March 21, 2013
The FAA on March 22 announced the 149 federal contract towers that will be closing as a result of sequestration. The impacted towers will close over a four-week period beginning April 7. The agency has not yet released the specific dates of closures but has said it will release more information over the coming weeks. According to the FAA, of the 189 federal contract towers initially considered for closure, 24 will remain open, as well as 16 FAA contract tower cost share sites that must remain open because they receive some congressional funds.
“AOPA is extremely disappointed that the Federal Aviation Administration has taken the unnecessary and unprecedented step of closing a third of the nation’s 515 air traffic control towers, some of them newly built at a cost of millions of taxpayer dollars. This is no time for politics. These towers were put into operation to ensure aviation safety. By closing them, the same organization responsible for ensuring the safety of our skies is compromising that safety,” said AOPA President Craig Fuller. “Despite these cuts, pilots in the United States are highly-trained and extremely conscientious. They operate safely every day from airports without control towers. They are well-accustomed to flying at such facilities and will proceed accordingly.”
The FAA had originally proposed to close 189 contract towers in an effort to meet than $637 million in budget cuts required by sequestration. However, the agency decided to keep some contract towers open based on their significance to national interest. The FAA said it opted to keep towers open in cases that their closures would create a threat to national security; have a significant negative economic impact extending beyond the local community; have a negative impact on transportation, communication, or financial networks; or hurt an airport that is a critical reliever for a large hub airport.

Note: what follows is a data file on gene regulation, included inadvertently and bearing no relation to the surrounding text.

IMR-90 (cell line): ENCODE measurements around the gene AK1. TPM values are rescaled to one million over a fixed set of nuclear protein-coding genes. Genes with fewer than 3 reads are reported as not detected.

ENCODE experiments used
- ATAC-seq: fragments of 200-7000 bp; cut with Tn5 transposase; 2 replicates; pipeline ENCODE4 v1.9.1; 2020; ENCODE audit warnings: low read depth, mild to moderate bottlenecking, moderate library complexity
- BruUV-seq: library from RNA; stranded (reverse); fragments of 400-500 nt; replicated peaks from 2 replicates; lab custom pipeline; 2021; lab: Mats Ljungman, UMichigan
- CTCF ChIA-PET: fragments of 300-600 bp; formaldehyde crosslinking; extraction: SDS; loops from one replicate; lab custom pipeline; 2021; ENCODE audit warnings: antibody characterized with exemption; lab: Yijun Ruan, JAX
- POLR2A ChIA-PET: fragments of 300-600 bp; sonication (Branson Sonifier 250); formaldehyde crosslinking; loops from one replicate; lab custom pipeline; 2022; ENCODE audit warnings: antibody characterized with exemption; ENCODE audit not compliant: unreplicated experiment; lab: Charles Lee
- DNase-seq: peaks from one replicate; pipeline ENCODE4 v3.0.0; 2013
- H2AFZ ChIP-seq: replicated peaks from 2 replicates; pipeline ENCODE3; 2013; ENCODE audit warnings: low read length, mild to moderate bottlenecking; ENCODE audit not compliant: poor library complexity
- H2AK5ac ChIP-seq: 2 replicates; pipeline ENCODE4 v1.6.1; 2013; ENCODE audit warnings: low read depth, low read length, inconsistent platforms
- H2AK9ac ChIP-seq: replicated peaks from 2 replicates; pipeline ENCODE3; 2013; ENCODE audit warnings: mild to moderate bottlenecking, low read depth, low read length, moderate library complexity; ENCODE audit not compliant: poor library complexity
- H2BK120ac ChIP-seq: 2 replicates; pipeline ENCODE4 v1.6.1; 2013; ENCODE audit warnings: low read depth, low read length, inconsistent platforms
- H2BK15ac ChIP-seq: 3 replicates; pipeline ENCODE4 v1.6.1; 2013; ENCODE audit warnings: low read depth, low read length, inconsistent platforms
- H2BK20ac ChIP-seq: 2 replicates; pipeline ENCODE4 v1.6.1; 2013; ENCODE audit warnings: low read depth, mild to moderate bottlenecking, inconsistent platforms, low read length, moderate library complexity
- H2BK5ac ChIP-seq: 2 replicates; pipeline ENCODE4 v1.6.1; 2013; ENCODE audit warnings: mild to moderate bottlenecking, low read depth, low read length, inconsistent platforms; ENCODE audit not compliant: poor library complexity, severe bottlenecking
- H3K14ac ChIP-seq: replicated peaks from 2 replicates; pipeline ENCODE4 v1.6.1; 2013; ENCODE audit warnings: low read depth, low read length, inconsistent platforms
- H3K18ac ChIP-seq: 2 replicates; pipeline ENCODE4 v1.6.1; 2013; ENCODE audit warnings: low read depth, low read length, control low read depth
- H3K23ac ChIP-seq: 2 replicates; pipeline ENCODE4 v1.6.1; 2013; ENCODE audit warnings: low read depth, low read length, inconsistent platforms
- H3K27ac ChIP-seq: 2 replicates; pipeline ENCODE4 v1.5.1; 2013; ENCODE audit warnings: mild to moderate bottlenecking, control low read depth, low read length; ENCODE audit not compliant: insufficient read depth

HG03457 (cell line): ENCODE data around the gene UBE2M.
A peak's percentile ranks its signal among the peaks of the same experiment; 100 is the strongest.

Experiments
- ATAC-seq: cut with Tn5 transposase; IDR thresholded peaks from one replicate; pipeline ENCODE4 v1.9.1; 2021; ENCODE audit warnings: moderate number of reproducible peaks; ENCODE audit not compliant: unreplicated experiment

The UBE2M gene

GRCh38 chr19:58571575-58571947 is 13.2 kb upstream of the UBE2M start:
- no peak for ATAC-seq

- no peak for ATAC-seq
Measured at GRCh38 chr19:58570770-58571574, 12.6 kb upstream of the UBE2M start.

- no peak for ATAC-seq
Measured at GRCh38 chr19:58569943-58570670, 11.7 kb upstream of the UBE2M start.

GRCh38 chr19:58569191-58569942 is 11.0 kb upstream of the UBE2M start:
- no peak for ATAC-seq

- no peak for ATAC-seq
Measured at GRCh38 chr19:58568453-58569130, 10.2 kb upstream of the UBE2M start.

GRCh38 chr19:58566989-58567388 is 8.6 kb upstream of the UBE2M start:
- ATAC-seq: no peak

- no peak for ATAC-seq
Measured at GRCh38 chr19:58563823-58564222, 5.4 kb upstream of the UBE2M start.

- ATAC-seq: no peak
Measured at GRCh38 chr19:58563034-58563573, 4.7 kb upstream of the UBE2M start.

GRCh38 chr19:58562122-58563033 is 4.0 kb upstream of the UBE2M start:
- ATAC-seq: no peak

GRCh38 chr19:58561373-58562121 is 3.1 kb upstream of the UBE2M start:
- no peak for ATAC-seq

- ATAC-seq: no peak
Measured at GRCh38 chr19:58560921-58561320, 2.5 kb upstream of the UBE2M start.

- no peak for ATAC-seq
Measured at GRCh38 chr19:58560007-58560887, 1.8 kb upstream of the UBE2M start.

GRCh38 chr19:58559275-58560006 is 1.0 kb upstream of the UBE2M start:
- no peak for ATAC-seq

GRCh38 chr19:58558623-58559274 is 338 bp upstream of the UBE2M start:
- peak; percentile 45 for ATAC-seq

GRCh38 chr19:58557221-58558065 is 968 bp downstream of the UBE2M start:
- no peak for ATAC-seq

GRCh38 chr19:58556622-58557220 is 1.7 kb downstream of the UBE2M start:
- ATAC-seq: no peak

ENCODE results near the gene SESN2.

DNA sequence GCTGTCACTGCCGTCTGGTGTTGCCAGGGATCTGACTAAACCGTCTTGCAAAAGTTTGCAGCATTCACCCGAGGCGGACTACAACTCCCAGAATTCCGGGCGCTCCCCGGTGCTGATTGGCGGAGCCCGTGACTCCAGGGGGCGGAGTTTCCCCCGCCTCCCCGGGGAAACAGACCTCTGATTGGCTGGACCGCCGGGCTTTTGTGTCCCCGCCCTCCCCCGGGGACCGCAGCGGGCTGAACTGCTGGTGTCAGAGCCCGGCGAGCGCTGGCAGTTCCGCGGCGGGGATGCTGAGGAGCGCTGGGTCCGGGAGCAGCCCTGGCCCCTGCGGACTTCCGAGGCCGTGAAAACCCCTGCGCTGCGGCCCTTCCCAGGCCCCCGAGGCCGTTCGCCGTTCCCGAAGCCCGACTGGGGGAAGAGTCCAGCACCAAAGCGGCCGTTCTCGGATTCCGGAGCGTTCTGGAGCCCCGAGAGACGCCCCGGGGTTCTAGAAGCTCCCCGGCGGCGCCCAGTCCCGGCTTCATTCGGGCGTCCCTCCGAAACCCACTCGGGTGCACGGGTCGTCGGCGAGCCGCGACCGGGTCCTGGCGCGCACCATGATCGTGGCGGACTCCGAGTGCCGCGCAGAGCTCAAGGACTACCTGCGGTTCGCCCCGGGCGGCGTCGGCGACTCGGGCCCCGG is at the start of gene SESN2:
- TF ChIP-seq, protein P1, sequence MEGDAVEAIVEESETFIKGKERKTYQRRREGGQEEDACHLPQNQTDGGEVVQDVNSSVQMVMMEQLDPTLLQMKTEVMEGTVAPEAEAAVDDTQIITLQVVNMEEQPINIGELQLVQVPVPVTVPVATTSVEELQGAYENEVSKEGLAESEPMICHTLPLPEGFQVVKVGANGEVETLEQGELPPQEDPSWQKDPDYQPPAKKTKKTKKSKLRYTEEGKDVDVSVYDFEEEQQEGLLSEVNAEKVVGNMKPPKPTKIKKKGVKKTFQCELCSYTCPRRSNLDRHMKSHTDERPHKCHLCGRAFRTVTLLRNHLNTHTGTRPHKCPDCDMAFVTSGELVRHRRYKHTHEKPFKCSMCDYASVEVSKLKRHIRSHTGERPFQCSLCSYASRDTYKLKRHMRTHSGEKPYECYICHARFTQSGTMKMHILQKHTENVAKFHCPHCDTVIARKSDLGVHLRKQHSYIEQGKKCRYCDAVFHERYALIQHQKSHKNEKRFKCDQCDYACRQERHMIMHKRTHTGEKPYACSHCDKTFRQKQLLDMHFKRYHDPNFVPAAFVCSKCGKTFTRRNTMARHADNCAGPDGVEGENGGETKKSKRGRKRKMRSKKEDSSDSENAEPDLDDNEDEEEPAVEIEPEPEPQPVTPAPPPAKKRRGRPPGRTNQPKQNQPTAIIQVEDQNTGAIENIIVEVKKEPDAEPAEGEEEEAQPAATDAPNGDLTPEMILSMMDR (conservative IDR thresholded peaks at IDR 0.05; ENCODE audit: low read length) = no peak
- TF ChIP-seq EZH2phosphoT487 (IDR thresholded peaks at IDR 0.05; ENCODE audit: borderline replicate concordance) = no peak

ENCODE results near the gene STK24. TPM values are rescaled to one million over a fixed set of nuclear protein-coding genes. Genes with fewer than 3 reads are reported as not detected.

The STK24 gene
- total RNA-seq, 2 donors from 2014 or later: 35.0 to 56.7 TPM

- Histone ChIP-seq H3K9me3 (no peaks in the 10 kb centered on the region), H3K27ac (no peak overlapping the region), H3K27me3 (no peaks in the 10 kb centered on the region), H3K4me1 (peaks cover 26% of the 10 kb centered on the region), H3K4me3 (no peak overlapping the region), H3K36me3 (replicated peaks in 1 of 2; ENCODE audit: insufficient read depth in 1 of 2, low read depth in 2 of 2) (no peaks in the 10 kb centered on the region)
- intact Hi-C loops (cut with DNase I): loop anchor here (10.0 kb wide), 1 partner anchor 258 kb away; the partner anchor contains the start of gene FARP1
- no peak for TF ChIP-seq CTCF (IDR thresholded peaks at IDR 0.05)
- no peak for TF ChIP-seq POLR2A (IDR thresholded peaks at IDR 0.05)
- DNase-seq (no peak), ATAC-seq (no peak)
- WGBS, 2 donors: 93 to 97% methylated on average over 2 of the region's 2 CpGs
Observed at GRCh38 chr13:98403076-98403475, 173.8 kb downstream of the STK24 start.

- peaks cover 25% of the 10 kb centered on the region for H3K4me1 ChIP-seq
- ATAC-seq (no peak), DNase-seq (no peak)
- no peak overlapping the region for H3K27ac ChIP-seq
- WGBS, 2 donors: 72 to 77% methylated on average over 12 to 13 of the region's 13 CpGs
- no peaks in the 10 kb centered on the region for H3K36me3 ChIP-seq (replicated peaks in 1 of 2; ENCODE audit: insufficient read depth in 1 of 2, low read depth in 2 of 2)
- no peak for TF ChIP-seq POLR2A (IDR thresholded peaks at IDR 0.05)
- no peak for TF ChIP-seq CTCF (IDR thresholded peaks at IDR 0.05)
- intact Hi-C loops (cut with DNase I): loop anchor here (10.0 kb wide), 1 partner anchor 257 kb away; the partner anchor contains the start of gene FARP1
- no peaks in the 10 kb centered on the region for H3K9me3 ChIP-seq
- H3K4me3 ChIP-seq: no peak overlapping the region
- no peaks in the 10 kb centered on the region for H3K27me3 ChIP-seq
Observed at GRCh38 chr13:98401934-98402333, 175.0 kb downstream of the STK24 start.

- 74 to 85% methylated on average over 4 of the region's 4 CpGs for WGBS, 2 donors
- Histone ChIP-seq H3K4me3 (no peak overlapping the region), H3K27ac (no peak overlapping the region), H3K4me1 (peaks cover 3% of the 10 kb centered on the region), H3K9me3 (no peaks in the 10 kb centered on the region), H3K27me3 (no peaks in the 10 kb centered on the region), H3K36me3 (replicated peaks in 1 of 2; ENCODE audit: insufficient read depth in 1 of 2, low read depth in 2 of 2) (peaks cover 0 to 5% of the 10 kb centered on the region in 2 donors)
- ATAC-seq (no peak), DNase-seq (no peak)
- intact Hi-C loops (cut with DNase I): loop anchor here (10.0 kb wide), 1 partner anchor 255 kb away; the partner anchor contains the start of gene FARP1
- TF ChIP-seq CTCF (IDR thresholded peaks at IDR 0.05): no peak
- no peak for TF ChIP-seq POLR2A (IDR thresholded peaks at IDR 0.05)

“We will work with the airports and the operators to ensure the procedures are in place to maintain the high level of safety at non-towered airports,” FAA Administrator Michael Huerta said in a press release March 22.
One of the towers slated for closure is at Lakeland Linder Regional Airport in Lakeland, Fla., home to Sun ’n Fun. The show, often considered a spring break for pilots, is scheduled to start April 8, one day after contract towers across the country will begin closing. Sun ’n Fun President John “Lites” Leenhouts issued a statement shortly after the FAA released its lists of cuts, stating that FAA air traffic controllers would ensure “safe and expeditious handling of all arrivals and departures at Lakeland Linder Airport“ during the show, April 8 through 15.
With the looming tower closures, AOPA encourages pilots who primarily operate at airports with ATC towers to refresh their knowledge of operations at nontowered airports. The Air Safety Institute’s “ Operations at Nontowered Airports” Safety Advisor offers handy tips on right-of-way procedures, traffic patterns, collision avoidance, nonstandard flight operations at airports with helicopter, gliders, and parachutists, and more. An online safety quiz on nontowered operations is also available for pilots to put their knowledge to the test.
FAA Information and Services,
Safety and Education,
As the cold weather chills AOPA’s Headquarters in Frederick, many of us are inside generating new resources for flying clubs.
In my house, every Friday night is “Movie Night.” While the movies are rarely educational (I don’t think I learned anything from the Lego Movie), we look forward to the weekly opportunity to spend time together. Why not use the same concept for your Flying Club (with the addition of education, of course)?
The Aircraft Spotlight feature looks at an airplane type and evaluates it across six areas of particular interest to flying clubs and their members: Operating Cost, Maintenance, Insurability, Training, Cross-Country, and Fun Factor.
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